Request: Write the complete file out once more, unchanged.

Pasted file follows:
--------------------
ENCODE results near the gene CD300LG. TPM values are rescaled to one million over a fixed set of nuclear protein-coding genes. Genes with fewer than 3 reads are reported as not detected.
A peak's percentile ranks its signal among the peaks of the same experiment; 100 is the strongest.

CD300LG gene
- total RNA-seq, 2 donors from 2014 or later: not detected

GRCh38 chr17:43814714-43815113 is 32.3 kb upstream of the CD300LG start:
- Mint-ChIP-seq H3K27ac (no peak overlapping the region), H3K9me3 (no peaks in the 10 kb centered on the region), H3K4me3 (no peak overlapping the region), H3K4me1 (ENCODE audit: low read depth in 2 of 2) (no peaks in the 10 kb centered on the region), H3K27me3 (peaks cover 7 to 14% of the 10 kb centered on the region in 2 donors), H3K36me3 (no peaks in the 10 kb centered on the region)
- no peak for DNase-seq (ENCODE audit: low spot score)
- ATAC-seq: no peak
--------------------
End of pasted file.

ENCODE results near the gene CD300LG. TPM values are rescaled to one million over a fixed set of nuclear protein-coding genes. Genes with fewer than 3 reads are reported as not detected.
A peak's percentile ranks its signal among the peaks of the same experiment; 100 is the strongest.

CD300LG gene
- total RNA-seq, 2 donors from 2014 or later: not detected

GRCh38 chr17:43814714-43815113 is 32.3 kb upstream of the CD300LG start:
- Mint-ChIP-seq H3K27ac (no peak overlapping the region), H3K9me3 (no peaks in the 10 kb centered on the region), H3K4me3 (no peak overlapping the region), H3K4me1 (ENCODE audit: low read depth in 2 of 2) (no peaks in the 10 kb centered on the region), H3K27me3 (peaks cover 7 to 14% of the 10 kb centered on the region in 2 donors), H3K36me3 (no peaks in the 10 kb centered on the region)
- no peak for DNase-seq (ENCODE audit: low spot score)
- ATAC-seq: no peak